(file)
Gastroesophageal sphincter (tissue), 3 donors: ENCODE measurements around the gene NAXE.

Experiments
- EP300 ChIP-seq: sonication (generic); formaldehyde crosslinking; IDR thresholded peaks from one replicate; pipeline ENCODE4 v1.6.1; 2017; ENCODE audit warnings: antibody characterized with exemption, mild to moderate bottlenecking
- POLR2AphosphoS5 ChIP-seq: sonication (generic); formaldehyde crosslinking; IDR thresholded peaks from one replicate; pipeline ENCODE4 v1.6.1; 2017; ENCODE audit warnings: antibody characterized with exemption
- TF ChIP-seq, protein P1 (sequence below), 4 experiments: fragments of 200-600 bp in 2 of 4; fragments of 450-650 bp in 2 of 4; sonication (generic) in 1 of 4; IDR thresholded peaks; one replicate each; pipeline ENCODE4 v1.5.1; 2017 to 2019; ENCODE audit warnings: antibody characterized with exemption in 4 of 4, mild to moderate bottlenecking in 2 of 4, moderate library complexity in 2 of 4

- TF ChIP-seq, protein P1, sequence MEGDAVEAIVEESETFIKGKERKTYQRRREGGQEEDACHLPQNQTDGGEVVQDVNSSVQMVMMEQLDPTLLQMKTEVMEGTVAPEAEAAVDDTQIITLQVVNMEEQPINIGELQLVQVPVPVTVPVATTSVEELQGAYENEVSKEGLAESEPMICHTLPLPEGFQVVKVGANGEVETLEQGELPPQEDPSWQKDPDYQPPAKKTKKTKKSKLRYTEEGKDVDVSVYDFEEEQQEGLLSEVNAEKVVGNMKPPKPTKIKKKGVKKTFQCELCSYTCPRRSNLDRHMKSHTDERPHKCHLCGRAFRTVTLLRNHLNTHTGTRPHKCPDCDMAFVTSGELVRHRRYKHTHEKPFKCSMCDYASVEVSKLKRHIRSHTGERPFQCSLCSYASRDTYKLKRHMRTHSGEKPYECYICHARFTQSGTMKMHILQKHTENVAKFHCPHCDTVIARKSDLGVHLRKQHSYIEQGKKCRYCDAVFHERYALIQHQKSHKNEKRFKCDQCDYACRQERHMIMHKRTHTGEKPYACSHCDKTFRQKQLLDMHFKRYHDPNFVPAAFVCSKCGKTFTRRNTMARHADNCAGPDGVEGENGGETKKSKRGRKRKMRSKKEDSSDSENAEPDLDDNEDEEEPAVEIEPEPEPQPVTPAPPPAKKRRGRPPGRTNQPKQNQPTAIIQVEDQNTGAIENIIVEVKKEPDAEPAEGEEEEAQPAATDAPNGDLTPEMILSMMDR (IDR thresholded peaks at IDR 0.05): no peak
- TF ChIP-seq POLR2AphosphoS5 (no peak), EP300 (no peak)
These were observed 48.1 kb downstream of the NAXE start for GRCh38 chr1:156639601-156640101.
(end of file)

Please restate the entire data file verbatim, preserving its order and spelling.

Gastroesophageal sphincter (tissue), 3 donors: ENCODE measurements around the gene NAXE.

Experiments
- EP300 ChIP-seq: sonication (generic); formaldehyde crosslinking; IDR thresholded peaks from one replicate; pipeline ENCODE4 v1.6.1; 2017; ENCODE audit warnings: antibody characterized with exemption, mild to moderate bottlenecking
- POLR2AphosphoS5 ChIP-seq: sonication (generic); formaldehyde crosslinking; IDR thresholded peaks from one replicate; pipeline ENCODE4 v1.6.1; 2017; ENCODE audit warnings: antibody characterized with exemption
- TF ChIP-seq, protein P1 (sequence below), 4 experiments: fragments of 200-600 bp in 2 of 4; fragments of 450-650 bp in 2 of 4; sonication (generic) in 1 of 4; IDR thresholded peaks; one replicate each; pipeline ENCODE4 v1.5.1; 2017 to 2019; ENCODE audit warnings: antibody characterized with exemption in 4 of 4, mild to moderate bottlenecking in 2 of 4, moderate library complexity in 2 of 4

- TF ChIP-seq, protein P1, sequence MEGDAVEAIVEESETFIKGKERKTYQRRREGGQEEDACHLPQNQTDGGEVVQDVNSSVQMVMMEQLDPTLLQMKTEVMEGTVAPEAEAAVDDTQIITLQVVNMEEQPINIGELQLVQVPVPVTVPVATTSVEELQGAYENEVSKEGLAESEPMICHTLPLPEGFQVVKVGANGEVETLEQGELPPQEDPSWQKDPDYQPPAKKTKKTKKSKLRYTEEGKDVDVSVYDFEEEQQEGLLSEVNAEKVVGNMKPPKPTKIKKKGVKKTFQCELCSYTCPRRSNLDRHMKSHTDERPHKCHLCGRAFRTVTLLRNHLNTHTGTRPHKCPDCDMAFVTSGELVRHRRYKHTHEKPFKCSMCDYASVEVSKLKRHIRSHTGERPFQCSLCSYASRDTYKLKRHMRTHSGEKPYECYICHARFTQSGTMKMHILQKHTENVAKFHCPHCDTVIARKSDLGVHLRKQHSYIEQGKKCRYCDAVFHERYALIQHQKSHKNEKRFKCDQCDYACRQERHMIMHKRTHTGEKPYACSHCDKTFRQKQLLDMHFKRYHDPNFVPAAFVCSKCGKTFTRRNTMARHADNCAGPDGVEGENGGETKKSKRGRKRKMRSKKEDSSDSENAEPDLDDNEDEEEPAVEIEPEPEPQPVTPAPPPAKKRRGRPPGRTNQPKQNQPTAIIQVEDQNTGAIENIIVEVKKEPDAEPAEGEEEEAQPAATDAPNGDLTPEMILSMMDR (IDR thresholded peaks at IDR 0.05): no peak
- TF ChIP-seq POLR2AphosphoS5 (no peak), EP300 (no peak)
These were observed 48.1 kb downstream of the NAXE start for GRCh38 chr1:156639601-156640101.